Positive Ocean News#1- Humpback Whales are No Longer Endangered!
According to Australian officials, humpback whales are no longer listed as endangered species! Ever since the Australian government passed its anti-whaling policy in 1979, there have been as many as 40,000 individual humpback whales recorded and spotted in the oceans. This is a huge leap forward from the worst part of their history when during the height of the commercial whaling industry, there were only around 1500 humpback whales known to still be surviving in the wild.
Potential Problem #2 - Dark Matter
With more extreme storms happening ever more frequently, increased industrial development, seabed trawling, combined with the large amounts of ice melting in the Arctic, we are seeing an increasing amount of soil and sediments being mixed into our oceans. This causes the water to darken, which makes it much harder for sunlight to reach below the surface. This can change the chemistry of the ocean and can make it difficult for marine creatures that depend on light to live. Although some small benefits have been found - where the darkened water can stop some of the aspects of coral bleaching (4) - a problem we are facing around the world, where the temperature and chemistry of the oceans are not safe for corals to grow. This problem is predicted to have a large effect on marine species and is likely to damage their coastal homes.
Positive Ocean News #2- California Reduces Microplastics
California has made history, by being the first US state to launch an all-encompassing microplastic reduction policy, in response to the growing global plastic pollution problem. The state is working on plans to completely eliminate microplastics from entering ocean waters, in multi-faceted plans to tackle the issue. As part of their strategy, the California government’s ‘Ocean Protection Council’ plans to better educate the public and production industries about where microplastics come from, their effects on the environment and solutions to avoid them in the first place.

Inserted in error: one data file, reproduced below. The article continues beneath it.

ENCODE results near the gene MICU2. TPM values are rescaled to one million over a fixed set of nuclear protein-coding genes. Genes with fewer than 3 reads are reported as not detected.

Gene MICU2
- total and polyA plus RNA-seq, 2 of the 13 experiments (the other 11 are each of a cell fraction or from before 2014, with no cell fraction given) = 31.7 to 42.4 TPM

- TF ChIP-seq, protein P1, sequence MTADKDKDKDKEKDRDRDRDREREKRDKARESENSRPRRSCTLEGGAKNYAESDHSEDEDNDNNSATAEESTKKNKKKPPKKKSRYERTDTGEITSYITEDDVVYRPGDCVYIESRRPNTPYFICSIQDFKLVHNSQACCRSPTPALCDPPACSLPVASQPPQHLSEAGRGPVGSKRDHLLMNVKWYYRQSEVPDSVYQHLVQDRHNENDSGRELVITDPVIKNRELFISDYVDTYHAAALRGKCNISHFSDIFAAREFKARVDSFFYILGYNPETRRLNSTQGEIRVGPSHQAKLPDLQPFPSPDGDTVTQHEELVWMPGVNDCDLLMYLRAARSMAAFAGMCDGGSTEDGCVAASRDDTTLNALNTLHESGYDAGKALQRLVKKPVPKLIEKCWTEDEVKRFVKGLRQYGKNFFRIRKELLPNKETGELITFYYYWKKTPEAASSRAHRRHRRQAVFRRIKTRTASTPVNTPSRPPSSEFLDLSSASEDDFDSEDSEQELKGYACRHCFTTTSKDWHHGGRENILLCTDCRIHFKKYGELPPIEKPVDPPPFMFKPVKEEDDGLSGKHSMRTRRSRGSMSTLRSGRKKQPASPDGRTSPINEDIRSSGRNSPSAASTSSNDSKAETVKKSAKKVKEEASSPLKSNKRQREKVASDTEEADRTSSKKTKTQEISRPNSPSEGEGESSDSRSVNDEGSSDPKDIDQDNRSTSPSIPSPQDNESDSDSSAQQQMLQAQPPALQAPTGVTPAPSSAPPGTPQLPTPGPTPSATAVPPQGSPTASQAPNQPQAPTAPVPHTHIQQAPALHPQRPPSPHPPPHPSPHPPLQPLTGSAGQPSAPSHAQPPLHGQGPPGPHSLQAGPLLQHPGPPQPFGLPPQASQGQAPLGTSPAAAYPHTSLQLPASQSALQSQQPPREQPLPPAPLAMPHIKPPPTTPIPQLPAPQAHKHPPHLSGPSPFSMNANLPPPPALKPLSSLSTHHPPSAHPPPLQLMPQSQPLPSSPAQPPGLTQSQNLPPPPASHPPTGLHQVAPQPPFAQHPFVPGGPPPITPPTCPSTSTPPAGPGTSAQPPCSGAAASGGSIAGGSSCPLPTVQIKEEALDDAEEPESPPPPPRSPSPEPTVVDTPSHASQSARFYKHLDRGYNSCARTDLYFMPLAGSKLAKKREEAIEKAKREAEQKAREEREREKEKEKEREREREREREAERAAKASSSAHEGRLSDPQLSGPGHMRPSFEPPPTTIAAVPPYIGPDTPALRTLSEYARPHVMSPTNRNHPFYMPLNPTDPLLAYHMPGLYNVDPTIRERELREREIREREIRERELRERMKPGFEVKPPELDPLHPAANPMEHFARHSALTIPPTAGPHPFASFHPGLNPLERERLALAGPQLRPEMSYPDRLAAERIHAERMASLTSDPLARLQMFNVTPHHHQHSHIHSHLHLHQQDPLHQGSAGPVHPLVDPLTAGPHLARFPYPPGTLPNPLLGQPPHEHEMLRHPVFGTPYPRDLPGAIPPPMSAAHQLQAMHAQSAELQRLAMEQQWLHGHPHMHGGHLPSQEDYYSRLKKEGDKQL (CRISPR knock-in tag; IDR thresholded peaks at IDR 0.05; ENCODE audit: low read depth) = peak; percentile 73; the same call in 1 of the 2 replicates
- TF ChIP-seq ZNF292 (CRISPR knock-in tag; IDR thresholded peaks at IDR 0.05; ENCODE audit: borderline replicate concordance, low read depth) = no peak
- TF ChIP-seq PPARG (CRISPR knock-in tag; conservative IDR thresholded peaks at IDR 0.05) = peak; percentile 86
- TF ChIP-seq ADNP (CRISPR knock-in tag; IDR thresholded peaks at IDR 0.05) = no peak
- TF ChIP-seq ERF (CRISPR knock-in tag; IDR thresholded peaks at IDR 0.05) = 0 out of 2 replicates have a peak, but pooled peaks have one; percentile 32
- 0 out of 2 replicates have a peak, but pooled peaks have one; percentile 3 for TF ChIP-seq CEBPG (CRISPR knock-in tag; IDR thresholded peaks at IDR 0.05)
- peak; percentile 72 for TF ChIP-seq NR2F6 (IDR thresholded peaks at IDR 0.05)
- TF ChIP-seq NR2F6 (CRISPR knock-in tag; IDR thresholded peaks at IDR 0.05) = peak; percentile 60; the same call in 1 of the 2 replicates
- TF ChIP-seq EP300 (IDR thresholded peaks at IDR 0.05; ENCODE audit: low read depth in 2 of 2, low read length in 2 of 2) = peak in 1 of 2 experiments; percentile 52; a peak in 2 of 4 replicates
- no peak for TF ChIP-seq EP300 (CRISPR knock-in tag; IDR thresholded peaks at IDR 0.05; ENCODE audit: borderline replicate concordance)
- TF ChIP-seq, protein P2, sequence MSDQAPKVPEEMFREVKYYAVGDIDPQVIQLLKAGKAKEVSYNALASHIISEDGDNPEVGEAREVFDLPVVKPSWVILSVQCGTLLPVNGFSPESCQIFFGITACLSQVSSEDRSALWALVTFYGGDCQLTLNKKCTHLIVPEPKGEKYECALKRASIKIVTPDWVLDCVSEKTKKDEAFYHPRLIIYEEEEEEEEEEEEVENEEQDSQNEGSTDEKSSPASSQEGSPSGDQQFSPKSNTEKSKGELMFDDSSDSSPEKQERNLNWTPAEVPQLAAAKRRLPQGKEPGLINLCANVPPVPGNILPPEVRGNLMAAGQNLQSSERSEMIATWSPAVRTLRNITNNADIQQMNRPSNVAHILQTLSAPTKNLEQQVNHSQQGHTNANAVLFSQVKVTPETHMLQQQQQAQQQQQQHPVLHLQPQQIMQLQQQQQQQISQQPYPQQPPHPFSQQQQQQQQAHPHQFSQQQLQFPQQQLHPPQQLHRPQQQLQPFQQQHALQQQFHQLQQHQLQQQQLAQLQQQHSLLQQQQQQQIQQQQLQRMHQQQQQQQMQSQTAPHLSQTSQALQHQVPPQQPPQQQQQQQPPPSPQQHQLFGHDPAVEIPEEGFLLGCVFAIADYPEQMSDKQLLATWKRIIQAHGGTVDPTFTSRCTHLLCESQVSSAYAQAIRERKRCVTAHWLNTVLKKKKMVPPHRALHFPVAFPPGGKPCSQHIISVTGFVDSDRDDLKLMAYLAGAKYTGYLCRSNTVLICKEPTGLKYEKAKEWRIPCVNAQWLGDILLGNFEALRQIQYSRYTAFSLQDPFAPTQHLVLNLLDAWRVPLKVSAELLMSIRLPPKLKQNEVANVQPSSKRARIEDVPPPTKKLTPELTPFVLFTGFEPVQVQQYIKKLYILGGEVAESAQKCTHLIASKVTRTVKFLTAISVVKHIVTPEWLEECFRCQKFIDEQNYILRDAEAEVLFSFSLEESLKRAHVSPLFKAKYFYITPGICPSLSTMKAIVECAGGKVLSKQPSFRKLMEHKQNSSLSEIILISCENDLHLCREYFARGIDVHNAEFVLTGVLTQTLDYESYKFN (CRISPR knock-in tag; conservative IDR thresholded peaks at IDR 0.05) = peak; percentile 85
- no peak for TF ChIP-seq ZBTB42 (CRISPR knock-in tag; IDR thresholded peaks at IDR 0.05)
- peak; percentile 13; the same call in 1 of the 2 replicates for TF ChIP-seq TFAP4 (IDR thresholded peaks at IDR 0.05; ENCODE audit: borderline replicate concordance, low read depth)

This move is one of many that California is taking to combat the problem of plastic pollution. Other steps the state has taken include banning single-use plastic bags, and outlawing the use of microplastic beads in commercial products.
Potential Problem #3 - Poles Apart
Climate change is causing the ocean to heat up, forcing marine creatures to move towards the North and South poles in search of cooler waters. As these warmer zones of water shift poleward, species are moving with them to survive, with these movements of species happening five times faster than on land (5). In mid to high latitudes, marine creatures can migrate to fill the spaces left behind, however many of the hottest zones are already pushing the limits for heat-tolerant species. This heating is therefore reducing the biodiversity and amount of life in these warmer ocean zones, with many fewer marine creatures than we used to see. Although it is not yet clear what the long-term effects of these changes will be, it is highly likely that these tropical zones will struggle to support both human livelihoods and marine creatures as these changes increase (1).